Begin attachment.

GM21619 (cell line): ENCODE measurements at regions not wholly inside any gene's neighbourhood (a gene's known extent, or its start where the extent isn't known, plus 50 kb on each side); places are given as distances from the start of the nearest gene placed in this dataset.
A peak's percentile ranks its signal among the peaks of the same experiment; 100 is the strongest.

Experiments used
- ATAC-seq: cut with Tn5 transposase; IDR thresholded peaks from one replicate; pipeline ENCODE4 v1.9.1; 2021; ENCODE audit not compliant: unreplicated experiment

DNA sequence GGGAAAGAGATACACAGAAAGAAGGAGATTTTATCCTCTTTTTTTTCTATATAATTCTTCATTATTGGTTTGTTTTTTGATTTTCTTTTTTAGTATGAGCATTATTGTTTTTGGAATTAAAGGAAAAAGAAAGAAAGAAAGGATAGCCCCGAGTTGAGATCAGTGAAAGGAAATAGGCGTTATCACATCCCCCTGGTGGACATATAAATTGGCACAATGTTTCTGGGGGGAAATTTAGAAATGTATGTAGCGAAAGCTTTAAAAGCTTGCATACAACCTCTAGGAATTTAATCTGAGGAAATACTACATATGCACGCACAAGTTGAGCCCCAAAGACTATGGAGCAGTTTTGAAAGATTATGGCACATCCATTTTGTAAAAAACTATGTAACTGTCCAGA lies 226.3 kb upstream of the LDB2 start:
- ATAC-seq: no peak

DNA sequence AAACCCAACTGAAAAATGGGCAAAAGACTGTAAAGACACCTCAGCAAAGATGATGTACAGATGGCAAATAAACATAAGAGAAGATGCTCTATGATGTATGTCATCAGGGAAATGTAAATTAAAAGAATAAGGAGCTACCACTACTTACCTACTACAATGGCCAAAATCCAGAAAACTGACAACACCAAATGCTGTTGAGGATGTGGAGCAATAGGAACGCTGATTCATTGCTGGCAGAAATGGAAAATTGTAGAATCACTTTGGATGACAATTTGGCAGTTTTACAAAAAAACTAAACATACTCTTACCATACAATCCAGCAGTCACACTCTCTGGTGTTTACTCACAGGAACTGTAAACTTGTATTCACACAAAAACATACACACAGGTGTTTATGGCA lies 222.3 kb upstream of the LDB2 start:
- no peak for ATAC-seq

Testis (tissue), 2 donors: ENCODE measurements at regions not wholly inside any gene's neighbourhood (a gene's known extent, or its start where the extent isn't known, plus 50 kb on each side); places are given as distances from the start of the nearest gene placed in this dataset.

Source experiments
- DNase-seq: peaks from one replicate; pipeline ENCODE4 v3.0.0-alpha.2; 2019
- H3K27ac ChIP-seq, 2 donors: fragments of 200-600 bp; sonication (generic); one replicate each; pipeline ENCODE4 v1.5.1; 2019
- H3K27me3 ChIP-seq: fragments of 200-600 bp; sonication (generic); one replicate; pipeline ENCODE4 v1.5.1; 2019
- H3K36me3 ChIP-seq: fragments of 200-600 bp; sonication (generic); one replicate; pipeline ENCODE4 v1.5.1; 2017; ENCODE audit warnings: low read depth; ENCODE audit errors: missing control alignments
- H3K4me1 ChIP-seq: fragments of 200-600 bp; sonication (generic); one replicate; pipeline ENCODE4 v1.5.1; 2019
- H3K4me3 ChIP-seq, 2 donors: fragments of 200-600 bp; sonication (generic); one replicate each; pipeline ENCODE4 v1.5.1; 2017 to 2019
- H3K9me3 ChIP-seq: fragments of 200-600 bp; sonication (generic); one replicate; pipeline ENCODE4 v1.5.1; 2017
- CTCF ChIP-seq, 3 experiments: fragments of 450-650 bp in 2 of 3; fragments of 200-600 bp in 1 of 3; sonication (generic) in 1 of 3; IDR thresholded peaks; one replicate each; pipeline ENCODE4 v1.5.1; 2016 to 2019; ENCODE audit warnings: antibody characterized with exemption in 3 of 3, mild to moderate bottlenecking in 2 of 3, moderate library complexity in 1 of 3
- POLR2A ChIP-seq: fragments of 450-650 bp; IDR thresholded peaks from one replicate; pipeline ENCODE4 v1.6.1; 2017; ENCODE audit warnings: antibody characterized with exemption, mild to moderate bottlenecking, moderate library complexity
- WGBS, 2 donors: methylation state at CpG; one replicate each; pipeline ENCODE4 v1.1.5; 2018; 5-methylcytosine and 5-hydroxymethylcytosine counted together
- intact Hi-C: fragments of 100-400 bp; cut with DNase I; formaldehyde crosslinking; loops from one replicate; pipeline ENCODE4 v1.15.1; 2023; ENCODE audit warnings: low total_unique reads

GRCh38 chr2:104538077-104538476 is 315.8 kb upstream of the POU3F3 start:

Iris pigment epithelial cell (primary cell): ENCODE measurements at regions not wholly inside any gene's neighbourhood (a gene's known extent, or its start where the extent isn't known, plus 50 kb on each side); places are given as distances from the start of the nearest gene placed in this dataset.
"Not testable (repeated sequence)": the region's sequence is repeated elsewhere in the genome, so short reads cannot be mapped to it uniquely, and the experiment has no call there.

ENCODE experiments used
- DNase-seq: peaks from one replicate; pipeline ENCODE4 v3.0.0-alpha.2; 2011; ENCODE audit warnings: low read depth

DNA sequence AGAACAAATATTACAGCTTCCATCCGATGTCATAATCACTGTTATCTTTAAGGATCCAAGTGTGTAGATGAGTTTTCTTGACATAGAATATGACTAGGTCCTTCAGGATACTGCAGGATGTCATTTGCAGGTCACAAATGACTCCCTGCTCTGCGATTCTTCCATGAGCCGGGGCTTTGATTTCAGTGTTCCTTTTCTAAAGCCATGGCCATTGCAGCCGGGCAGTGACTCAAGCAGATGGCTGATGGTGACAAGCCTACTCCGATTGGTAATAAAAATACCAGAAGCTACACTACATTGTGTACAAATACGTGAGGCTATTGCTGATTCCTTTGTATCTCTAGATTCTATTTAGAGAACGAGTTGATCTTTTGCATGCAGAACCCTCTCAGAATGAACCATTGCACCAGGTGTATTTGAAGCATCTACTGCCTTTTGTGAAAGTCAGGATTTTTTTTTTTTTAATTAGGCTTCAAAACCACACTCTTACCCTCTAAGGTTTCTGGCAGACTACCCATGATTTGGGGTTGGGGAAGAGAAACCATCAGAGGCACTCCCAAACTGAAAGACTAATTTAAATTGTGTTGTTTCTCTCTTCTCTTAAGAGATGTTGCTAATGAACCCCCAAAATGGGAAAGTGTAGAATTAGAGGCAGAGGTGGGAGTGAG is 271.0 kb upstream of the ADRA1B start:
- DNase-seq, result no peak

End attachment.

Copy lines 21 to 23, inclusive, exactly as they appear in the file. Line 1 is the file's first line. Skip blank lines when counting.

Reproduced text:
- intact Hi-C: fragments of 100-400 bp; cut with DNase I; formaldehyde crosslinking; loops from one replicate; pipeline ENCODE4 v1.15.1; 2023; ENCODE audit warnings: low total_unique reads

GRCh38 chr2:104538077-104538476 is 315.8 kb upstream of the POU3F3 start:

Iris pigment epithelial cell (primary cell): ENCODE measurements at regions not wholly inside any gene's neighbourhood (a gene's known extent, or its start where the extent isn't known, plus 50 kb on each side); places are given as distances from the start of the nearest gene placed in this dataset.